Analyzing the advertisements available on numerous recruitment portals, one can see that in the column of requirements to be fulfilled, the phrase “X years of experience in this or a similar position” keeps cropping up. Such phrases seem to confirm that many companies still attach great importance to long work experience as the best indicator of candidates’ knowledge and skills (and thus also performance leading to expected results).
Work experience and productivity – table of contents:
Below we point out what are the pros and cons of having many years of work experience, and consider whether it is long seniority that is the key factor on which you should base your decisions to hire or reject a person during the recruitment process.
Work experience – advantages for the employer
One cannot disagree that people with long tenure have in-depth knowledge and skills related to their chosen field (most often, although this is not always the rule – it depends on the position held, the duties performed, the desire for development, etc.). Through numerous years of employment, they have gained practical experience that allows them to deal appropriately with various professional situations, especially with challenges that may arise.
Moreover, they know the specifics of the industry, have a wide network of contacts and are not afraid of responsibility and decision-making. Tremendous theoretical knowledge and practical experience are not without influence on performance as an employee. It is also worth mentioning that such people may have a greater sense of belonging to and loyalty to the company, which is also reflected in their productivity.
Work experience – the downside for the employer
While there is no doubt that years of work experience can translate into achieving the results expected by the employer, it is not without its drawbacks. First and foremost, we should note that in today’s dynamic business environment, constant change and innovation are inevitable – and employees with years of experience in the industry may be more resistant to the introduction of new technologies, tools, work methods, etc. Their attachment to traditional ways of doing things can become detrimental to the company as a whole (by holding back or slowing down its growth).
Moreover, long-term occupation in the same or similar position can lead to a lack of fresh perspective on problems, which limits creative solutions and innovation at work. Of course, the aforementioned aspects do not apply to every employee (individual characteristics are of great importance in this case), but it is worth being aware of them.
Long tenure and performance – is this the only element that counts?
Individuals with long work experience undoubtedly have an advantage during the recruitment process in the form of their diverse knowledge and skills, which will not go unnoticed by the hiring manager or HR staff. After all, with their work experience, they will be able to perform their duties properly, striving for the success of the organization as a whole. However, it is wrong to think that performance depends only on this one element. This is because what also counts include:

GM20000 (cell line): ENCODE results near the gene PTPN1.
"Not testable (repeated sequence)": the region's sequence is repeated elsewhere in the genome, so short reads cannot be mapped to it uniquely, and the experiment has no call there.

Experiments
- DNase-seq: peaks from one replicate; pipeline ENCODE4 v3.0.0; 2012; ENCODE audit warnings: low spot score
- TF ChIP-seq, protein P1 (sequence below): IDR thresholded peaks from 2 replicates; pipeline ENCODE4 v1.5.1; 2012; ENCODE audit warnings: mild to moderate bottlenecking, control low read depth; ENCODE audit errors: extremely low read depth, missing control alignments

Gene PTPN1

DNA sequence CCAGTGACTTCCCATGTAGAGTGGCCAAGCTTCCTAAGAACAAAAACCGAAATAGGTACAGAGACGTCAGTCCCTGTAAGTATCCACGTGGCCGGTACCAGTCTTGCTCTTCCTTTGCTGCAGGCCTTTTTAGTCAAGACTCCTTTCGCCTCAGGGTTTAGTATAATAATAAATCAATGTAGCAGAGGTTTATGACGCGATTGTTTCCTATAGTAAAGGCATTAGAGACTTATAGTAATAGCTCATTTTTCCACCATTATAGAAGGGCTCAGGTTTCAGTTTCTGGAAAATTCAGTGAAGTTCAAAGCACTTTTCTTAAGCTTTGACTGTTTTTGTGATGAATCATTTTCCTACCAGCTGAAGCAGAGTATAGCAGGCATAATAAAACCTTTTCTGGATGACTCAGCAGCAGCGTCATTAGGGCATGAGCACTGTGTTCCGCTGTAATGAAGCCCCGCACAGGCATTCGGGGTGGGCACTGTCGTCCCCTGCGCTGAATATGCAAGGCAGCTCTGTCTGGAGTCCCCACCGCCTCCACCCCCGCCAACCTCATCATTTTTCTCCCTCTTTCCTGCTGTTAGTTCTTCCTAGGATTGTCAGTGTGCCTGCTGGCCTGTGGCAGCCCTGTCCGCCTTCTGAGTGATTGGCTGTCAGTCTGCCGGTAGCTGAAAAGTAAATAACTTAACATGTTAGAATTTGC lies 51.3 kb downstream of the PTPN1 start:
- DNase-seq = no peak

- Internal motivation
- Ability to adapt to change
- Willingness to develop professionally
- Physical and mental health
Extensive work experience is no guarantee that employees will be fully committed to their duties, characterized by a desire to “prove themselves” in a new place or decide to put in extra effort for the organization. Less intrinsic motivation, in turn, may translate, for example, into routine or slower task performance, so that productivity satisfactory to the employer may not be achieved.
Long tenure does not always mean that employees are well-prepared to adapt to new demands and changes in the work environment. Attachment to methods established over the years can make it significantly more difficult for them to adapt to new technologies, procedures or trends (and also to find their way in the “new times.” Younger employees – but more open to change and flexible in their approach – may therefore be more effective, as they find themselves more easily in situations of significant change.
Regardless of seniority in one’s professional life, it is essential to constantly strive for development, especially in times that are changing so rapidly. People who continuously strive to improve their skills and expand their knowledge can achieve higher productivity. Then the number of years worked plays less of a role (because it can – through one’s efforts – be made up). Employees who stay in the same job for a long time may not be willing to have their resources (time, money, etc.) used for professional development.
Physical and mental well-being should not be underestimated either. People with long tenure, for example, are often more vulnerable to job burnout and health problems (related to long-term stress or overload), which will not go unnoticed in their performance. For those who have been on the job market for a shorter period, the energy to perform may be greater – and translates into the performance achieved.
Work experience and productivity – summary
While there is no doubt that long seniority influences what kind of performance an employee has, it cannot be taken as its only determinant. As we indicated above, many other factors are relevant in this context – starting with intrinsic motivation, the desire to develop, and physical and mental well-being.
Employers focusing on building an effective team should emphasize carefully assessing each candidate’s competencies and skills, try to understand what their current needs are and anticipate growth potential – while still taking into account the diverse aspects of their ability to achieve the desired results for the company. An attitude of striving to bring together a combination of different work experiences, knowledge and skills within the company is essential for the best possible recruitment decisions.